the girl in the spider's web movie review

Claire Foy may not be a household name yet, but she’s definitely making a name for herself in Hollywood. Born on April 16th 1984 in Stockport, England, she led a fairly normal childhood up until her parents divorced with she was only eight. Throughout the years she gained a fondness for theater and decided to focus on drama and screen studies at Liverpool John Moores University and the Oxford School of Drama. She got her start as an actress by appearing on numerous BBC television shows up until she garnered critical acclaim for her role as Queen Elizabeth II in the series The Crown. At the same time she’s played smaller roles in well-known films such as: Vampire Academy, Rosewater, and Unsane. Now she’s continuing the book-to-film adaptation of the character Lisbeth Salander in The Girl in the Spider’s Web.

Taking place several years after the events of the previous film, Lisbeth (Claire Foy) is now a savior for mistreated women. While tackling that new hobby, she still retains the role of a notorious computer hacker with expert skills. One day a man named Frans Balder (Stephen Merchant) contacts Lisbeth and asks her to steal a computer program that he created which has the ability to take control of nuclear weapons. She accepts the task and upon completion, she’s hunted down by a group of cybercriminals intent on harnessing the program for their own evil intentions.

If you know me, then you know that my favorite director is David Fincher. He directed the previous film which I absolutely adore. So when this sequel was announced with a completely new cast and director, I had a lot of mixed feelings. On one hand, I’m a big fan of director Fede Álvarez’s previous work. On the other hand, for me, Claire Foy and Sverrir Gudnason are no substitute for the acting prowess of Rooney Mara and Daniel Craig.

After seeing The Girl in the Spider’s Web, I’ll say that my initial reaction was pretty on-point. This sequel is utterly terrible and feels as if it’s in a completely different universe when compared to the previous film. While Rooney Mara’s portrayal of Lisbeth was subdued, creepy, and methodical; Claire Foy’s version is an exaggerated, ostentatious brawler with a mind-boggling ability to hack literally anything and everything. Quite basically, Lisbeth is now a cartoon version of her former self equipped with Jason Bourne-esque fighting abilities.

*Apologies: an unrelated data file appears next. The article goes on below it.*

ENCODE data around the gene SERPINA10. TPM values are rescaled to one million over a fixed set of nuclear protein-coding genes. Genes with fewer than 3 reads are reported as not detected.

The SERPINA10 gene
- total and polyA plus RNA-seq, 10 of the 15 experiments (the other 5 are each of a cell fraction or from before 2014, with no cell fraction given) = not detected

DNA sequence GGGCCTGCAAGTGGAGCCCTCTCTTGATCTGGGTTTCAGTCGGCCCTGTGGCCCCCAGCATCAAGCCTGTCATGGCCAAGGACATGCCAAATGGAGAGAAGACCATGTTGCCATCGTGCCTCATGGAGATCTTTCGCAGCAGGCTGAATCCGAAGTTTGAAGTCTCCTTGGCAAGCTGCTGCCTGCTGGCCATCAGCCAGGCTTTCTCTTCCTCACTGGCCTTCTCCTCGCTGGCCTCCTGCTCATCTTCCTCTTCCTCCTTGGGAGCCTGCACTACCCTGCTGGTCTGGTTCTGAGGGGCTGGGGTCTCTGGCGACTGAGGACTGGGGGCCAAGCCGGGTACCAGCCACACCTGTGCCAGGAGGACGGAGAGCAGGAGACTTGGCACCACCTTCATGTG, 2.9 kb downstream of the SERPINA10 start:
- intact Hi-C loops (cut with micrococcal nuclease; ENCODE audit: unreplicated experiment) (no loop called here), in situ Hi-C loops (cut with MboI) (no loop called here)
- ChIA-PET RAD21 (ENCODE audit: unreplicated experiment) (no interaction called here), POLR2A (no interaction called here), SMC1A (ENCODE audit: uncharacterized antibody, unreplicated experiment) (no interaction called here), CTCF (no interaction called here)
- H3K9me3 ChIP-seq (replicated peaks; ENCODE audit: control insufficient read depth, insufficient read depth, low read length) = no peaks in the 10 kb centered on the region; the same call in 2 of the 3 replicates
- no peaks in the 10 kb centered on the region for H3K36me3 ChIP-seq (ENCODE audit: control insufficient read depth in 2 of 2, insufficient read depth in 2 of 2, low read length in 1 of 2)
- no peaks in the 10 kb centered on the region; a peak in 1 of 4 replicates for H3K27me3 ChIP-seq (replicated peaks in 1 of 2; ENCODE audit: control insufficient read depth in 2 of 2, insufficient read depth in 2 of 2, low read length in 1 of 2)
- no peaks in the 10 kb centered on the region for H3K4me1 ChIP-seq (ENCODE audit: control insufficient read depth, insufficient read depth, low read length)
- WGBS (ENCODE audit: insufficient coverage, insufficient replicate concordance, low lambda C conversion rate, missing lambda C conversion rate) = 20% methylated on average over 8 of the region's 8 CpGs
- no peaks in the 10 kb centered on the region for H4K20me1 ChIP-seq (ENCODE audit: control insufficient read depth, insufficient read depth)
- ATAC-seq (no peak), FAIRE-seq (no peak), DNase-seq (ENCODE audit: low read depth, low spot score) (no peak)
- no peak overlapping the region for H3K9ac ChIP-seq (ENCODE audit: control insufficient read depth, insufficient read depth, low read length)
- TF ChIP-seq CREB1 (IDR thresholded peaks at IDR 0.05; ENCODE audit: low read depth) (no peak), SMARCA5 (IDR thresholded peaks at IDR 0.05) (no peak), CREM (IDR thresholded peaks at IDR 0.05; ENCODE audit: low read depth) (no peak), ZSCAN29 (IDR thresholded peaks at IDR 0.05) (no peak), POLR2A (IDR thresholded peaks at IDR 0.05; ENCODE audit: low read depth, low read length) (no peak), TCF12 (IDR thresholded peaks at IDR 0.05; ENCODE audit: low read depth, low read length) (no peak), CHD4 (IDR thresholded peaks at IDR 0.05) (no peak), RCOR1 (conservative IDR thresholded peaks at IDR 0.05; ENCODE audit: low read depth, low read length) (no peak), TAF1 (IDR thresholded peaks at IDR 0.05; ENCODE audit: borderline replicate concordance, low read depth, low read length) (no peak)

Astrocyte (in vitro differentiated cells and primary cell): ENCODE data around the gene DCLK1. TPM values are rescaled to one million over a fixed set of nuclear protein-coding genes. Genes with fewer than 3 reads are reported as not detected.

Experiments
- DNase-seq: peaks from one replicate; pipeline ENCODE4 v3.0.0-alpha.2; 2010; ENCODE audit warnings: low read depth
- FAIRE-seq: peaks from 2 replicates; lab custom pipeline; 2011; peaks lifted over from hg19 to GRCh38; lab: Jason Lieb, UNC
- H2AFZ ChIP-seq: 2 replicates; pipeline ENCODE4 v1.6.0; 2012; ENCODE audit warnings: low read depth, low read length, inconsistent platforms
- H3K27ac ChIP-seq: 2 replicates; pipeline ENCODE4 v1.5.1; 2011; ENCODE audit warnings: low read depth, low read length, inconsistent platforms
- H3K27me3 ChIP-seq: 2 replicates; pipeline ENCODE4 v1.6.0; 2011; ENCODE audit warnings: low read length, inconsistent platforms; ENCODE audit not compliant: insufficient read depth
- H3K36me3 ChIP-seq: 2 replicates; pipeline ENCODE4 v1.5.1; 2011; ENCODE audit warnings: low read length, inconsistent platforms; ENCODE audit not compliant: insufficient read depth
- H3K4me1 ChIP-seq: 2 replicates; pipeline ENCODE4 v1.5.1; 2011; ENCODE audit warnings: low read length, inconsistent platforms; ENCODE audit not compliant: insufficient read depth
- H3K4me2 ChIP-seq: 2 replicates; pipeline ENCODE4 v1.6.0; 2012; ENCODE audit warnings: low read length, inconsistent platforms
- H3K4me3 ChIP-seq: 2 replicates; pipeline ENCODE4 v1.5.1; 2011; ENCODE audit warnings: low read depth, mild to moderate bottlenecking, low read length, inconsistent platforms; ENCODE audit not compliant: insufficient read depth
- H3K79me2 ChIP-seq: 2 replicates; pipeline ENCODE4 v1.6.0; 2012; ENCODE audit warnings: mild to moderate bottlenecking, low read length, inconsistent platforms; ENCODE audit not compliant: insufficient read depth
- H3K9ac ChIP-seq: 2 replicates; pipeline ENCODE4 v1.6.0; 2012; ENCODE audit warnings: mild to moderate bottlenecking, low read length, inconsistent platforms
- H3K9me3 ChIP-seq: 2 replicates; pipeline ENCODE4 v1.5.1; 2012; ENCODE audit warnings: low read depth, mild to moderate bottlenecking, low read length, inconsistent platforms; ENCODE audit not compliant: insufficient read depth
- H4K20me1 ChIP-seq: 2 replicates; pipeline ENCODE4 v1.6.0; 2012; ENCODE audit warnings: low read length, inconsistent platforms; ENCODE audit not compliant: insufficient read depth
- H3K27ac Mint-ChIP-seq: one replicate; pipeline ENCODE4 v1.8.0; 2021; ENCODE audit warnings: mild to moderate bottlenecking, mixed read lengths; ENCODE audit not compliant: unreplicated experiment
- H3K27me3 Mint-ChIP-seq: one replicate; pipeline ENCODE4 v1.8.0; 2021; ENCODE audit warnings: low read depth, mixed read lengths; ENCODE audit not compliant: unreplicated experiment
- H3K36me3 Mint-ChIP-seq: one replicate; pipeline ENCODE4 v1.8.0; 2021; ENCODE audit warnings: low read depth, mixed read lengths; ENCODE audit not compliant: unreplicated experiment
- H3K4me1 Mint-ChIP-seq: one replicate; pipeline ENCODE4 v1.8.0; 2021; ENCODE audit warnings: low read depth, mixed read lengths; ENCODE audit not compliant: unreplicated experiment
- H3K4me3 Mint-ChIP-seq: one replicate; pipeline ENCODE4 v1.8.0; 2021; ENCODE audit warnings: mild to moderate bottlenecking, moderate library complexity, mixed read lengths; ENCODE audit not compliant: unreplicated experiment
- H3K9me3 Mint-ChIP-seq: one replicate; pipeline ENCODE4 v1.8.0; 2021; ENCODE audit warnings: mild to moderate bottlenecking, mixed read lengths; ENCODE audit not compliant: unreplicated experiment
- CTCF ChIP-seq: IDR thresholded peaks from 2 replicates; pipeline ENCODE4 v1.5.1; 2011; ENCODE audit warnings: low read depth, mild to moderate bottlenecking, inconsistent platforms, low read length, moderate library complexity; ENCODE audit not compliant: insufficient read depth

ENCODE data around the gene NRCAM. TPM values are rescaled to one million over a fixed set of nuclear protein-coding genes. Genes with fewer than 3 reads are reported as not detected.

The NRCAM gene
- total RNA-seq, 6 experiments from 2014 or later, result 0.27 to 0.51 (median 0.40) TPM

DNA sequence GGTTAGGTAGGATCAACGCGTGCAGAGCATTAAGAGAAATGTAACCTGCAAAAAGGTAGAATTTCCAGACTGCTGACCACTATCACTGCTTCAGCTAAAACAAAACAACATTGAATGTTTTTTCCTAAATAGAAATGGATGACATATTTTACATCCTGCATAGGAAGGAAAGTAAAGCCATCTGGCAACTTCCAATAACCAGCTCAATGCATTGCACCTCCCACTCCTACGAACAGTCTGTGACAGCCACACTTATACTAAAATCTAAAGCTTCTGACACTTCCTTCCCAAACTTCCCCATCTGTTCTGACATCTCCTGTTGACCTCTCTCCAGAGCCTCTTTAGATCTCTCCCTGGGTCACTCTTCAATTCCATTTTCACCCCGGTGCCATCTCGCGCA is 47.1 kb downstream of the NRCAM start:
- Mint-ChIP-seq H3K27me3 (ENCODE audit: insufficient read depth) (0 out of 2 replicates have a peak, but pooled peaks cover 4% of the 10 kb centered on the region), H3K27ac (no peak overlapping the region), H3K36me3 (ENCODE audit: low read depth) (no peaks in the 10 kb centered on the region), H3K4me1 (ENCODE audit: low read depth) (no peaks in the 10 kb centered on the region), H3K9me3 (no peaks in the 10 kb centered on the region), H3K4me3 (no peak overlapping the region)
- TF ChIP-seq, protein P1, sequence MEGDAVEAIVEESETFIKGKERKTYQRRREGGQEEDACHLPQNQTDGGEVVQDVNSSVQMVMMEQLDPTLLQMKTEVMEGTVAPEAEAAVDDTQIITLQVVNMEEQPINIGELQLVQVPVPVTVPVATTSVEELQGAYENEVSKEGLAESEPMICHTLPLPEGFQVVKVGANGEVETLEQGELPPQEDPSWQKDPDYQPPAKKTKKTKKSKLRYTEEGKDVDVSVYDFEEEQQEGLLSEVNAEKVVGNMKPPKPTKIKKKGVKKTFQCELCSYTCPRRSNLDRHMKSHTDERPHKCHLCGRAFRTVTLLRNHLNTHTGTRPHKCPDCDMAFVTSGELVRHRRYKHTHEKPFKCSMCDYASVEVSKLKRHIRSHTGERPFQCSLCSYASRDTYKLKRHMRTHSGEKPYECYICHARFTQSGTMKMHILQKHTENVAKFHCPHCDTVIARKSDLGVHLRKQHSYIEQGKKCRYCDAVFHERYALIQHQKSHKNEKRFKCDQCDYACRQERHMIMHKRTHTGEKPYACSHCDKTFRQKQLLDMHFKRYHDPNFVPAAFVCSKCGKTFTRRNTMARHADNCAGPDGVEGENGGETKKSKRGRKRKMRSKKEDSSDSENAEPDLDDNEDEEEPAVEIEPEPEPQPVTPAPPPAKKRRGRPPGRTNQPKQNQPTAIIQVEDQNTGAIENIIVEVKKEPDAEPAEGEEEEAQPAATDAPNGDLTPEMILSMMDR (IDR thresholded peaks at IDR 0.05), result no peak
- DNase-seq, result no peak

Apart from the hideous new take on the main character, the story is also a far departure from the distinctive and thought-proving tale that David Fincher graced us with. The Girl in the Spider’s Web has an incredibly straight-forward story filled with overused trope after overused trope. Due to this structure, I never felt a hint of tension or anxiety throughout the entirety film. I even had to remind myself that this was the same director as Don’t Breathe; one of the most edge-of-my-seat films I’ve ever experienced.

Unfortunately the only positive spotlight I can shine on the film is for its cinematography. It’s very well-shot with several uniquely-composed scenes that make it stand apart from the stereotypical action drab seen in theaters nowadays. However it’s a very small segment that doesn’t increase the overall value of the film in any considerable way. So if you felt that The Girl with the Dragon Tattoo was an intellectual bore and needed more action then you may actually enjoy The Girl in the Spider’s Web. For me it’s just a complete and utter disappointment instead.

About The Girl in the Spider’s Web

Synopsis: Young computer hacker Lisbeth Salander and journalist Mikael Blomkvist find themselves caught in a web of spies, cybercriminals, and corrupt government officials.

Director: Fede Alvarez

Writers: Jay Basu, Fede Alvarez, Steven Knight

Stars: Claire Foy, Lakeith Stanfield, Sverrir Gudnason, Stephen Merchant

Rated: R

Runtime: 1 Hour, 57 Minutes

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